We support British producers but it's dangerous to label it. I take no credit for getting my meat 150 miles away from a farmer that I know and trust.
There is a difference between sustainable and moral decisions and there needs to be clearer guidance.
The manufacturer: Charlie Bigham, Bigham's People's buying decisions change depending on the time of day. What percentage of people in the UK buys organic milk? It's surprisingly low - 3.9% (Kantar Worldpanel, February 2011). Yet McDonald's only uses organic milk, which is probably the only place a lot of people encounter it.
It's difficult to know what vegetables to buy. Do you buy it from a heated glass house in the UK, or ship it in from a village in Spain or Kenya, thereby supporting a local village?
As the cost of waste gets more expensive, moving to a zero landfill policy can actually be the cheaper alternative. Waitrose imposed a number of targets on suppliers that were not up for discussion. One was to eliminate food waste to landfill by 2013. We did it and it has cost us nothing.
The difficulty with labels like "higher welfare" is there is no absolute standard on anything. A chicken labelled as higher welfare could simply have lived an extra day. You have to be driven by your conscience.
The consultant: Chris Stern, managing director, Stern Consultancy Contract caterers are very good at sustainability but they often end up doing it for their clients rather than the end customer. I'm not sure that customers are all that interested. People choose where to eat out based on the food that they want. From what I've seen, caterers are leading the clients.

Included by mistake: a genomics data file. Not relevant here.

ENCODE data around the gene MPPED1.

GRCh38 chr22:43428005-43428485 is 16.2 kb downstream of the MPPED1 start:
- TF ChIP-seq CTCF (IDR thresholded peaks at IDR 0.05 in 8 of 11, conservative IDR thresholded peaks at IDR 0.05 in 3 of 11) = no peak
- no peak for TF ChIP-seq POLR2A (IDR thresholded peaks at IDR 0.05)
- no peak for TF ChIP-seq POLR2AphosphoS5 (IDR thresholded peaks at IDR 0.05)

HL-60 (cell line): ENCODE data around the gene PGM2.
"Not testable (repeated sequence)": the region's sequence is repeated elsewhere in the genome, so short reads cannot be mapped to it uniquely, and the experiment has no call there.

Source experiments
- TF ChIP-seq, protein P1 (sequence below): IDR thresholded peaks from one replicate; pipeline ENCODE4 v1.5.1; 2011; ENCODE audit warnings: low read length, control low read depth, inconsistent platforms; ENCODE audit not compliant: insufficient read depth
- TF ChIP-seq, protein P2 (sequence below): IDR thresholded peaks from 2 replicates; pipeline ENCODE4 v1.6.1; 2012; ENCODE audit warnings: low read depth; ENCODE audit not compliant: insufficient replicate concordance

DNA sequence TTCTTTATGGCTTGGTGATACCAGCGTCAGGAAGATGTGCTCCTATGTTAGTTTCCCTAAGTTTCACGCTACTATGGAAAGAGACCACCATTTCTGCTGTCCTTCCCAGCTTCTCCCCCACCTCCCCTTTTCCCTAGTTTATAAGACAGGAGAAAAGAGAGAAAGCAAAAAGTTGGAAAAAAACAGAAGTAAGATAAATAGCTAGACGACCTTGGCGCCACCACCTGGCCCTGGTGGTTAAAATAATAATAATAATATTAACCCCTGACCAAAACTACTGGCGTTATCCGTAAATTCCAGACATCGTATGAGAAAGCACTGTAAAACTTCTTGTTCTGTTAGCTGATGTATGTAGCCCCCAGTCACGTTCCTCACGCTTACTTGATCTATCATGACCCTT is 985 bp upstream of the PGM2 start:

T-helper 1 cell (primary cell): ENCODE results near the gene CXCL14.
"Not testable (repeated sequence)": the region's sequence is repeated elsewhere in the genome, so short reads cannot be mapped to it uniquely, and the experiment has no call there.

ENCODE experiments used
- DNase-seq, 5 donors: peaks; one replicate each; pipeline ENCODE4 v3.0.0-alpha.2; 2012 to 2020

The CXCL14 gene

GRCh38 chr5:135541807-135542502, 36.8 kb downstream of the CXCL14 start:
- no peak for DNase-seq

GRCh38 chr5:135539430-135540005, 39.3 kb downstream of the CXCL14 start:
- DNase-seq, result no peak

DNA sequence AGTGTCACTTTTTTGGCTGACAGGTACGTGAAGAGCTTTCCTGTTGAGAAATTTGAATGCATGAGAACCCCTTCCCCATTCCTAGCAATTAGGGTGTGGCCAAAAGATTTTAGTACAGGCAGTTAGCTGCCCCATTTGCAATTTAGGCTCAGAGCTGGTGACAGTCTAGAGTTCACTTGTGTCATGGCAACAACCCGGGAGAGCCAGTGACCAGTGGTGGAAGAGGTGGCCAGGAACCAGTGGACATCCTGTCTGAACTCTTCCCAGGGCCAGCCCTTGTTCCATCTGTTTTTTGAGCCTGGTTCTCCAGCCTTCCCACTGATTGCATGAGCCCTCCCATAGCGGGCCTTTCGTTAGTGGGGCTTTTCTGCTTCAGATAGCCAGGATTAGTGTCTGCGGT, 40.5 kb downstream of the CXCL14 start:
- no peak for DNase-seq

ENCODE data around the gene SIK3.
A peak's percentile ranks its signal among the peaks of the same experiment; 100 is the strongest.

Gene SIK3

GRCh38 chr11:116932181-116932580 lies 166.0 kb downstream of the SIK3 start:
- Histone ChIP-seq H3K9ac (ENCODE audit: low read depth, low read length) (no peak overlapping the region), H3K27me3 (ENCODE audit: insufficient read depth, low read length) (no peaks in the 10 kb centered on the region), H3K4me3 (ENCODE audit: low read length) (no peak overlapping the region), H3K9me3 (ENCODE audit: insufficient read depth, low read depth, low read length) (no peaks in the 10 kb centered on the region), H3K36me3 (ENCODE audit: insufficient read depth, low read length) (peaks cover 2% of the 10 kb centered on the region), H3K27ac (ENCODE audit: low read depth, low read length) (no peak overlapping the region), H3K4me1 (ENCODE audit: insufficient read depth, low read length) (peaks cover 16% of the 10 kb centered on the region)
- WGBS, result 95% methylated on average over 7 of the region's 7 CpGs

A huge element of buying sustainably is common sense. Why buy fish from Vietnam when we live on an island? But sustainability goes way beyond just the products. A large part of a project is its lasting impact on a community in terms of skills and infrastructure.
The chef: Ross Pike, chef-proprietor, the British Larder When we set up, we went to every farm within 20 to 30 miles to find the best produce, not the closest. The chicken producer has 20 a week, and we buy 10 of them.
But the pursuit of sustainability has changed in these austere times. We've been open a year and we've seen a huge difference. We've dropped at least 20% off all our lines to make sure the customers still come, but we haven't turned to discounting. Some food costs have gone up 3% in 12 months and we're feeling the pain.
The national supplier: Shirley Duncalf, head of safety and sustainability, 3663 There is a lot of pressure on suppliers to take waste back. People are saying "you provided us with all this packaging, you take it away". We're going to see what we can do for our big customers.